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## Main Question or Discussion Point

gauss's theorem is also applicable to charge in motion.but how the surface integral has to be taken??

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gauss's theorem is also applicable to charge in motion.but how the surface integral has to be taken??

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Dale

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What book was this? Gauss' law is true instantaneously.

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Dale

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No, the integral is a 2D integral over a spatial surface defined at a single instant of time.i have read in a book that the surface integral has to be taken over a period of time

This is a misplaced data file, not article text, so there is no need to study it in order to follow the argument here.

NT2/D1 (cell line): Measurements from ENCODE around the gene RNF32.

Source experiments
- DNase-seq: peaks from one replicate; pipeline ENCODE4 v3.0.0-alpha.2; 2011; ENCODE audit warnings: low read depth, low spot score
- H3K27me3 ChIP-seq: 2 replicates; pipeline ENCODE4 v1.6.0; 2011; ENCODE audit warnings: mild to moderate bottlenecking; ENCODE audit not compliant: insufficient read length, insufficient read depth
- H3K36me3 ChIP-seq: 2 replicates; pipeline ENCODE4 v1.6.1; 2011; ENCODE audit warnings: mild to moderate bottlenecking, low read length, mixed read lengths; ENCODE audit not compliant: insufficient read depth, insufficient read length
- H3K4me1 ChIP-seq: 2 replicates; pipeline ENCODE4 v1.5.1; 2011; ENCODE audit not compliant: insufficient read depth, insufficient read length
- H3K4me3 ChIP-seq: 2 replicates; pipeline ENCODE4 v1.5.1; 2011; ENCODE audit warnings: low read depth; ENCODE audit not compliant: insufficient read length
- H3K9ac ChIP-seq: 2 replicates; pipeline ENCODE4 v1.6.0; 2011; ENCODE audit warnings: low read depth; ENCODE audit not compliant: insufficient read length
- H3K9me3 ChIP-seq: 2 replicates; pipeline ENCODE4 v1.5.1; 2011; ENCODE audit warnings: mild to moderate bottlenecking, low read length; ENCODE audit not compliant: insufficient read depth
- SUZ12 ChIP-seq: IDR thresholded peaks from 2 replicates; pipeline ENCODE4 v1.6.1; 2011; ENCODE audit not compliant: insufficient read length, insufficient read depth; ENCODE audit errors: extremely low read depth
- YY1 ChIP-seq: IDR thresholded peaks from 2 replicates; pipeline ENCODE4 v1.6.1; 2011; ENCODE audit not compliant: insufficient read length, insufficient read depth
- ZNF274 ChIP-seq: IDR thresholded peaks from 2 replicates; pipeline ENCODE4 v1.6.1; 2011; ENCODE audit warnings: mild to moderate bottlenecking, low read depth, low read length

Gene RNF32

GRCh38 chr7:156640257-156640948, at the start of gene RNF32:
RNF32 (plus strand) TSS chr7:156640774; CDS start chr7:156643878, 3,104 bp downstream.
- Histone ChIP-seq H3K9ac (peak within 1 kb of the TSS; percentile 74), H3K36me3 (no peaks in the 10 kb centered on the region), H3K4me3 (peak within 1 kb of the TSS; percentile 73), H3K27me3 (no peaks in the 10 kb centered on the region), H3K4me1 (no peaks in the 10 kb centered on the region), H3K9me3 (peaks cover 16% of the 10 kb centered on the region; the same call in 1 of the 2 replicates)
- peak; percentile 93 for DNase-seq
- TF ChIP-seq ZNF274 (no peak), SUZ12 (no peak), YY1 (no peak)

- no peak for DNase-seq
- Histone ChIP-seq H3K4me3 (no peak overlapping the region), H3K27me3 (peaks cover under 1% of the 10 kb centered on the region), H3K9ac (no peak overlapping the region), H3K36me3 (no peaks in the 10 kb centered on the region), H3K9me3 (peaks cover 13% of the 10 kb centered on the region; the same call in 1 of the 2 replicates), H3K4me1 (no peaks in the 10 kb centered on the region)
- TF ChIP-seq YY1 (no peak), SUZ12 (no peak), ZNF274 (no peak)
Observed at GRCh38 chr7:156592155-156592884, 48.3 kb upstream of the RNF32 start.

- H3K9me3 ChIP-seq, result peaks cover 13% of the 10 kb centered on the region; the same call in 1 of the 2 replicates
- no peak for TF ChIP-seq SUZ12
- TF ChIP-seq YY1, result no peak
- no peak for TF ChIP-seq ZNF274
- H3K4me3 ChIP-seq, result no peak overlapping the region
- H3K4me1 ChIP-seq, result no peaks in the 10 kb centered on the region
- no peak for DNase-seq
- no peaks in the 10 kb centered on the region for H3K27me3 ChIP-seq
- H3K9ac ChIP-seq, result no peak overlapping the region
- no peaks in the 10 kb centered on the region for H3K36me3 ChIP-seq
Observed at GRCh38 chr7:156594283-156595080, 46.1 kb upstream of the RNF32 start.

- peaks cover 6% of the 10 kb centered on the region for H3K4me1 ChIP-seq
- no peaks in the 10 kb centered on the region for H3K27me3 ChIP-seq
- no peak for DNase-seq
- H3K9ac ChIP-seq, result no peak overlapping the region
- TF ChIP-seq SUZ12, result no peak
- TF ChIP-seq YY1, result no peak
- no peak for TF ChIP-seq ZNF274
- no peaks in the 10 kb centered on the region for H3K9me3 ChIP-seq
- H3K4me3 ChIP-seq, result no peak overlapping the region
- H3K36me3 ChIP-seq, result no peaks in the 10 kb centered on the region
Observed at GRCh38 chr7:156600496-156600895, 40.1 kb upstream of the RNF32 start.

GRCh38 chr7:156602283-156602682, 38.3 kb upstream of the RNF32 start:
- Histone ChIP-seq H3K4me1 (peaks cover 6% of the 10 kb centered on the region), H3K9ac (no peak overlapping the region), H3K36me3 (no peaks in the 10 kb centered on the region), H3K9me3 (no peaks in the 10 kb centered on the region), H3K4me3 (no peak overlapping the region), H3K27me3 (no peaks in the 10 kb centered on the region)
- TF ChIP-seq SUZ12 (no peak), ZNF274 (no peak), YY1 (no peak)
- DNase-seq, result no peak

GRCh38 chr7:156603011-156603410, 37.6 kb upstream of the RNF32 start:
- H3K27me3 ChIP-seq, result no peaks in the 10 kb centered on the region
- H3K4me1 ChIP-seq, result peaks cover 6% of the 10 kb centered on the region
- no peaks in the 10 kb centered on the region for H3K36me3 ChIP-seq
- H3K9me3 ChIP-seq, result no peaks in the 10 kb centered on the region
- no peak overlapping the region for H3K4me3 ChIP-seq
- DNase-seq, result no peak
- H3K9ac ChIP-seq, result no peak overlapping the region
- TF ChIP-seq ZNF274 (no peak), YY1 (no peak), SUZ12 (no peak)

huh? You put the charge in place of the charge. You can't put anything else there..but what value should we put in place of charge??

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Dale

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I don't think that is a necessary assumption. Maxwell's equations are fully relativistic already.(assuming no charges with relativistic speed are present)

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BruceW

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In that specific example, they may have been considering a time-average... But in general as others have said, Gauss' theorem works at every instant of time. So you can integrate over time and then divide by the time interval if you want to get a time average.

edit: p.s. be careful in cases where the Gaussian surface is also moving.

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